Deciding to withdraw from the process

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RhubarbCrumble
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Deciding to withdraw from the process

Post by RhubarbCrumble » Wed Feb 22, 2017 8:10 pm

Rapid wrote:3rd time applying:

Salomons
Essex

Coventry [Withdrawn]
East London [Withdrawn]

Decided I can't be wasting my life with this anymore, there is so much out there to do. Also I can't be jumping between jobs on £20k going into my 30s, its so embarrassing and not a sustainable way to live.

Another dream crushed by the "process". CBT training here I come!

Sorry to hear that Rapid. Withdrawing your application is a brave decision. Hope it works out for you!
Last edited by BenJMan on Thu Feb 23, 2017 3:00 pm, edited 1 time in total.
Reason: Posts seperated from progress thread and title edited to match discussion

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Doodlebug
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Re: The Great Big Progress Thread for 2017 entry DClinPsy

Post by Doodlebug » Wed Feb 22, 2017 8:17 pm

Rapid wrote:3rd time applying:

Salomons
Essex

Coventry [Withdrawn]
East London [Withdrawn]

Decided I can't be wasting my life with this anymore, there is so much out there to do. Also I can't be jumping between jobs on £20k going into my 30s, its so embarrassing and not a sustainable way to live.

Another dream crushed by the "process". CBT training here I come!

Oh rapid, I have been meaning to send you a message as I came across your earlier posts on the 0 club thread some time ago. I am at work at the moment and want to spend a bit longer on my reply so will post again later or DM you if that's OK. But I will say I was in your position some time ago and have this year applied after 4 years out. I instead considered medicine and after deciding that wasn't for me I trained in CBT (going from a band 4 to 7 in a very short time). I am now in a position where I've had time out to do other things, reflect, grow and realise that i can now roll with the process without the turbulence I used to feel! don't give up, it will all work out in the end.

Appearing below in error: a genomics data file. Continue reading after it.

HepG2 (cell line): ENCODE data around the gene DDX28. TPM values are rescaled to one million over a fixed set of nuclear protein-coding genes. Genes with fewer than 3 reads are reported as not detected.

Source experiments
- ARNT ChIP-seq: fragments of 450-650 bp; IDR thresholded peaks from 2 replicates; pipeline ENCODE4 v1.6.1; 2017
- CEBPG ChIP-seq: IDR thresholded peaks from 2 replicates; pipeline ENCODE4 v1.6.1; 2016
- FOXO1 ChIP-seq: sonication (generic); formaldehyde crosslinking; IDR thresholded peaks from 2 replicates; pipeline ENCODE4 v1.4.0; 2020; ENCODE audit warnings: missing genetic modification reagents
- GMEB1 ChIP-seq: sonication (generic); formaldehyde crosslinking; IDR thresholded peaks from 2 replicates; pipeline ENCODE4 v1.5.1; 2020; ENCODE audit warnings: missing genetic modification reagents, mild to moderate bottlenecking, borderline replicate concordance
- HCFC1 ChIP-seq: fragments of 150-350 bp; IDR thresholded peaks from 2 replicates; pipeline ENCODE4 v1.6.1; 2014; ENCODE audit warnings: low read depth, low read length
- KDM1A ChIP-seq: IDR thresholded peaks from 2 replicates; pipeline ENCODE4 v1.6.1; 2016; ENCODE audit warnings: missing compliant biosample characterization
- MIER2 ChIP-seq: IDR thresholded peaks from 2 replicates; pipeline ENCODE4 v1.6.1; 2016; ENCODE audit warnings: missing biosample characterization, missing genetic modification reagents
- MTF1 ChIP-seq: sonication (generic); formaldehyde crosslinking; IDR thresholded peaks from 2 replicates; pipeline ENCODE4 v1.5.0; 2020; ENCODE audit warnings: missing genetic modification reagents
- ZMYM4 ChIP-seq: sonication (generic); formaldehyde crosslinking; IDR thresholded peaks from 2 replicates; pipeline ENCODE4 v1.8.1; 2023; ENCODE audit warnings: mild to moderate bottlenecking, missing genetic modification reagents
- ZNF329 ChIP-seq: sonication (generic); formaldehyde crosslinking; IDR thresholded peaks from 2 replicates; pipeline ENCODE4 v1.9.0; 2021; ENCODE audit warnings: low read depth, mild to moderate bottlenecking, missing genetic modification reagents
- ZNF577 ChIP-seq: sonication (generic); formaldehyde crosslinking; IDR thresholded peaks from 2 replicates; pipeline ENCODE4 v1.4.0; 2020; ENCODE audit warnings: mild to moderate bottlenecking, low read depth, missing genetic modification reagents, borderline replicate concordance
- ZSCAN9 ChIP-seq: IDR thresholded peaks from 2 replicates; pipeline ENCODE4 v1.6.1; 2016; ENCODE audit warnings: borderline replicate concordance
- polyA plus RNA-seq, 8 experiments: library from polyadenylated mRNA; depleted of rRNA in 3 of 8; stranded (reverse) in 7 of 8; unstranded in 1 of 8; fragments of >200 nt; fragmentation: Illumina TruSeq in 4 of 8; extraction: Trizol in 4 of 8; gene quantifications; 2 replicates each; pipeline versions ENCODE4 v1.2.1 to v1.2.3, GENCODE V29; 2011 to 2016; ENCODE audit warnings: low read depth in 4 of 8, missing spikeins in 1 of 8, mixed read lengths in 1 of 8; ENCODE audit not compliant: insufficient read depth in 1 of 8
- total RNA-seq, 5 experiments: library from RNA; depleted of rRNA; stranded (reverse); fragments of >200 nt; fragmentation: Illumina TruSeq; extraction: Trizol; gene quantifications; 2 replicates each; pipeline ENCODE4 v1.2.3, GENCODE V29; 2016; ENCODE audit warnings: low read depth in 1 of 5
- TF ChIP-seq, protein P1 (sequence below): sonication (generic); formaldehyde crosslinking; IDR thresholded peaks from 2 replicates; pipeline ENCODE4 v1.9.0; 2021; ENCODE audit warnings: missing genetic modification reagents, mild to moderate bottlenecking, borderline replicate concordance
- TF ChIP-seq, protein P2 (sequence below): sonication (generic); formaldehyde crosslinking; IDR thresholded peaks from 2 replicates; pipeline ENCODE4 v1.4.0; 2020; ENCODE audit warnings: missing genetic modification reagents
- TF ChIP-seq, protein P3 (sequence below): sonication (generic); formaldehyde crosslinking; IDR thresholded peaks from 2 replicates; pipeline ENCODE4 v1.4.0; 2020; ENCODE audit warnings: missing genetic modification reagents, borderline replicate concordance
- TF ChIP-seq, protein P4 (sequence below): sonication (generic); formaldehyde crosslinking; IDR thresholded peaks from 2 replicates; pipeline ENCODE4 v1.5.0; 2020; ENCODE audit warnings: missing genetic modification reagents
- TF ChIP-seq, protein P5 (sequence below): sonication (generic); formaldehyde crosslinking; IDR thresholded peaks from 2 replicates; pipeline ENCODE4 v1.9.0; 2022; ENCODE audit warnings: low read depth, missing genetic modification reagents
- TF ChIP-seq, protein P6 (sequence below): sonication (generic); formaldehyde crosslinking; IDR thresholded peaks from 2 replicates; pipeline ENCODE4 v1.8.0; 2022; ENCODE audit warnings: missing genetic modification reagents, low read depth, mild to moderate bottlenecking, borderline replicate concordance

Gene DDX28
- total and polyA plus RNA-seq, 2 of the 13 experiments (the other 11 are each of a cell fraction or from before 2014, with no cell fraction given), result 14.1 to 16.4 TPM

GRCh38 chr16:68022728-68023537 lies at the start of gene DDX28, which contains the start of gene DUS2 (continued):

Doodlebug

lakeland
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Re: The Great Big Progress Thread for 2017 entry DClinPsy

Post by lakeland » Wed Feb 22, 2017 9:08 pm

Very brave to withdraw. I'm sure other people may have had similar experiences to me, but I got
3 rejections then my last letter was an offer to interview, which turned into an offer for a place.

Good luck in your next steps.

Rapid
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The Great Big Progress Thread for 2017 entry DClinPsy

Post by Rapid » Thu Feb 23, 2017 12:03 am

Why is it brave? I'm just not interested in doing the Doctorate anymore.
Doodlebug wrote: Oh rapid, I have been meaning to send you a message as I came across your earlier posts on the 0 club thread some time ago. I am at work at the moment and want to spend a bit longer on my reply so will post again later or DM you if that's OK. But I will say I was in your position some time ago and have this year applied after 4 years out. I instead considered medicine and after deciding that wasn't for me I trained in CBT (going from a band 4 to 7 in a very short time). I am now in a position where I've had time out to do other things, reflect, grow and realise that i can now roll with the process without the turbulence I used to feel! don't give up, it will all work out in the end.